The site logo, used as a featured image - two hands, one pressed gently into the other's palm

This is what Indie Publishing looks like.

About a month ago I attended the Penny Arcade Expo with the final edition of my storytelling game The Dreaming Crucible.

Well, that’s not exactly true. It would be more accurate to say that I attended PAX while designing the Crucible, and spent the first day of the con finishing the game in my Seattle lodgings in time to release it in Friday evening at the The Dreaming Comics and Games booth.

In most if not all professional publishing models, this would have been impossible. If I didn’t have the game finished weeks ahead of the convention date, there’s no way in hell I could arrive on the scene with books in hand. Thank God I don’t follow a professional model.

I personally handled every step of The Dreaming Crucible‘s writing, design and production process. The only exception was the artwork of the talented Erin Kelso, the usage rights to which I secured via email. But I wrote the game myself, laid it out myself in Adobe InDesign, printed it at home on an inkjet printer, and assembled it myself using embroidery thread, a portable papercutter and scrapbooker’s glue.  I did not employ a printing service or subcontract any design or proofreading duties. I did receive the generous help of friends who coached me on layout and art direction, proofread portions of the text, and consulted on game design aspects. Those I thanked heartily, credited in the book, and gave a complimentary copy of the finished product. But as much as possible, the Crucible was a one-man operation on a shoestring budget.

Why does that matter? Am I just bragging or garnering indie “cred” by virtue of how punk rock I am? OK, maybe a little. But the reason I feel proud of the endeavor is: indie publishing matters. It matters because creator control of an artwork allows that work to be daring and authentic. It matters because it’s what let’s a guy like me, supporting a family on a single low salary and no savings, to publish at all. It matters because it sends a message to the world that yes, there are other options besides working for a company or selling yourself to a label.

And it allowed me, as I toiled on the finishing touches of my game, to pack up my entire publishing operation–laptop, craft supplies, printer and all–and ride up to Seattle with a friend, check in to my crash space at other friends’ house, and continue the work to completion. In any other model, I would have had no product to take to the convention, despite the game being “ready” in the sense of being conceptualized, playtested, refined and existing in my head in a fully playable form.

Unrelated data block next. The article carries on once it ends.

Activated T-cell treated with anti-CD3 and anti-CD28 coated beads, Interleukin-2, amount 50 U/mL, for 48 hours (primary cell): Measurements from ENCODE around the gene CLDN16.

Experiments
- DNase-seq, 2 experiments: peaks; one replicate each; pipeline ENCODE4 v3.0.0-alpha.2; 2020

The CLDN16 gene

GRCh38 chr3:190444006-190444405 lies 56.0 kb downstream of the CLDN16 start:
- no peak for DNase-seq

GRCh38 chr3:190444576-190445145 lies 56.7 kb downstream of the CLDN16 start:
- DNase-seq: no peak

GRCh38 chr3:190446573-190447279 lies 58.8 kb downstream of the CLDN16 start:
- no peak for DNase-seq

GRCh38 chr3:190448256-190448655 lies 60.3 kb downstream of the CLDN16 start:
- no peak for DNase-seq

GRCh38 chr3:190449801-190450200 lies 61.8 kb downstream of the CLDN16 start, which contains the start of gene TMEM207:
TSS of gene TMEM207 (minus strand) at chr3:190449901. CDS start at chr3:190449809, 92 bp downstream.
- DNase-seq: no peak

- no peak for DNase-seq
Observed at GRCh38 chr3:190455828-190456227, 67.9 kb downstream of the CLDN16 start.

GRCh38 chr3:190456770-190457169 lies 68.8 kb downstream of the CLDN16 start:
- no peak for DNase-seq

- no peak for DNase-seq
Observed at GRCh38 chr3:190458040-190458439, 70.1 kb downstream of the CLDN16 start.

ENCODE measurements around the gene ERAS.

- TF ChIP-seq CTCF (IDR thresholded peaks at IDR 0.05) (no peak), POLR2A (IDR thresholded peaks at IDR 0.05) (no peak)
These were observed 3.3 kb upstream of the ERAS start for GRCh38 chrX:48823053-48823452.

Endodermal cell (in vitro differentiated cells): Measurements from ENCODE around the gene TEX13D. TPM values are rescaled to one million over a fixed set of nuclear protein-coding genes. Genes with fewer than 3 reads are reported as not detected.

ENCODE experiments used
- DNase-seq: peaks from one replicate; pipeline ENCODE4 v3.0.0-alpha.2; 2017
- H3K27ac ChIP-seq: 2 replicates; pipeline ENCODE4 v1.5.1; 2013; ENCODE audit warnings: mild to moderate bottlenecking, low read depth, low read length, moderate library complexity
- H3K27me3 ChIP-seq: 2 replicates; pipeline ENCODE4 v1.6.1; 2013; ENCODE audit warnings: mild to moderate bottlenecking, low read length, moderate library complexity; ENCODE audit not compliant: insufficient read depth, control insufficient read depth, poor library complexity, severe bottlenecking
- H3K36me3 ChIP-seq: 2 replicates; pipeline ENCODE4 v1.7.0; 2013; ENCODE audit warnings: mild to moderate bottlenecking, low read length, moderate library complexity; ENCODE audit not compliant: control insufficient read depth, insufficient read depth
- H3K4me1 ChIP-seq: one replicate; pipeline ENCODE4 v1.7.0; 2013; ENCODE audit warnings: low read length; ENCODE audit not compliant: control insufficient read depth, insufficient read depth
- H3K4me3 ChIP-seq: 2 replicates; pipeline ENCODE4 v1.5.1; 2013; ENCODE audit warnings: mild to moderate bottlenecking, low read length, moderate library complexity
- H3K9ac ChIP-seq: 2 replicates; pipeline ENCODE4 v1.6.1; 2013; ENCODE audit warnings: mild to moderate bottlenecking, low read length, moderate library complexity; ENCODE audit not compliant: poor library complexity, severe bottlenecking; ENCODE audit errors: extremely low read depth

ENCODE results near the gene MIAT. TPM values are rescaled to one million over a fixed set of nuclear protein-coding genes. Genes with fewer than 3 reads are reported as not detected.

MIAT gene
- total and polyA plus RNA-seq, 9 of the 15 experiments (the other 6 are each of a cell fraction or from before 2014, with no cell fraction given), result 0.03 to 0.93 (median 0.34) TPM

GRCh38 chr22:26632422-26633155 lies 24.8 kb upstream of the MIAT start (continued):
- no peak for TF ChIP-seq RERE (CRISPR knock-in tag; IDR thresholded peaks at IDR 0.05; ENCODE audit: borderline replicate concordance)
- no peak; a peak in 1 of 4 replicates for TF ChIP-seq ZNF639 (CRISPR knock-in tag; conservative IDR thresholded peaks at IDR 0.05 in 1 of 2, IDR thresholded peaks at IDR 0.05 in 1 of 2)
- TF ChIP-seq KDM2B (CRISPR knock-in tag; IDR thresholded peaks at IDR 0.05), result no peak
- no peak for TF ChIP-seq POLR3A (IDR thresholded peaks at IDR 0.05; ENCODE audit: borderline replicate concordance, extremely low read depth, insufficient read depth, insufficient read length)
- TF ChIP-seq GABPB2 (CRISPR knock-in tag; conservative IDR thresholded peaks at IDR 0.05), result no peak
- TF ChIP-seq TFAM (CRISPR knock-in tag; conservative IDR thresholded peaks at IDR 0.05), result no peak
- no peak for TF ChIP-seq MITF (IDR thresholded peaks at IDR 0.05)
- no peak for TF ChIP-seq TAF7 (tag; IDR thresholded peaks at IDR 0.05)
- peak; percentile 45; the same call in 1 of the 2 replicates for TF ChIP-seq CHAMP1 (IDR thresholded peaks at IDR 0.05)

Not every indie publisher is even this “indie”. And I’m not advocating that they should. There are limitations to my current model, in terms of workload (I worked up to the deadline because if I didn’t, who would?), in terms of quality control (I was mortified to find some proofreading errors after I’d already printed and delivered my books to PAX. If you bought a book with those errors, let me know and I’ll hook you up with a corrected copy at my cost), in terms of availability (I can’t sell my handcrafted book on Lulu, for example). I may rethink some or all of these for future endeavors. I’d love to actually hire my friends to do layout and critique, for instance, rather than simply trading on their goodwill and thanking them with a comp copy. But in the final analysis I’m glad that, here and now, I did it all myself.

Indie designer Joshua A.C. Newman recently said: “The reason you equate all the quirky goodness you equate with “indie” is because the publishing model encourages it. The publishing model makes it possible.

Other models can make other things possible. But the unusual formats, unusual distribution methods, unusual mechanics, unusual themes, they’re all possible because those games were published independently.

The inverse is, of course, untrue: that independent publication is any sort of guarantee of unusual anything. It’s up to you, as a creator, to do something with the vast array of tools you have. “

I agree wholeheartedly. There’s considerable wrangling in the roleplaying scene, as in all artistic communities, over what “Indie” does or doesn’t mean, whether it’s a useful term, whether it has any correlation to quality, whether it’s just clever marketing, and so forth. I’m here to say that, for me anyway, “indie publishing” means Punk Rock. As in Do It Yourself. As in art that exists to explore the space beyond what the Man approves of or allows to be “popular.” As in art that whispers in the brain of the reader, “you can do this too.”

I’m all about that. I did it and I’m proud of the result.

And you can too.

Peace,

—Joel

2 thoughts on “This is what Indie Publishing looks like.”

  1. I love all this. One of my greatest pleasures for my Limited Edition Cthulhu adventures was dripping nail varnish on them.

    Once, I taught myself to make boards, for board games. That was fun.

  2. Nail varnish. So cool!

    Now that I’ve had a taste, I’d love to continue to learn all kinds of skills. Board game boards? Sweet! Bookbinding? Bring it! In fact, that’s a great comment topic if anyone’s game: what handcrafting skills (for books or otherwise) have YOU developed? How would someone get a start learning it?

Leave a Reply

Your email address will not be published. Required fields are marked *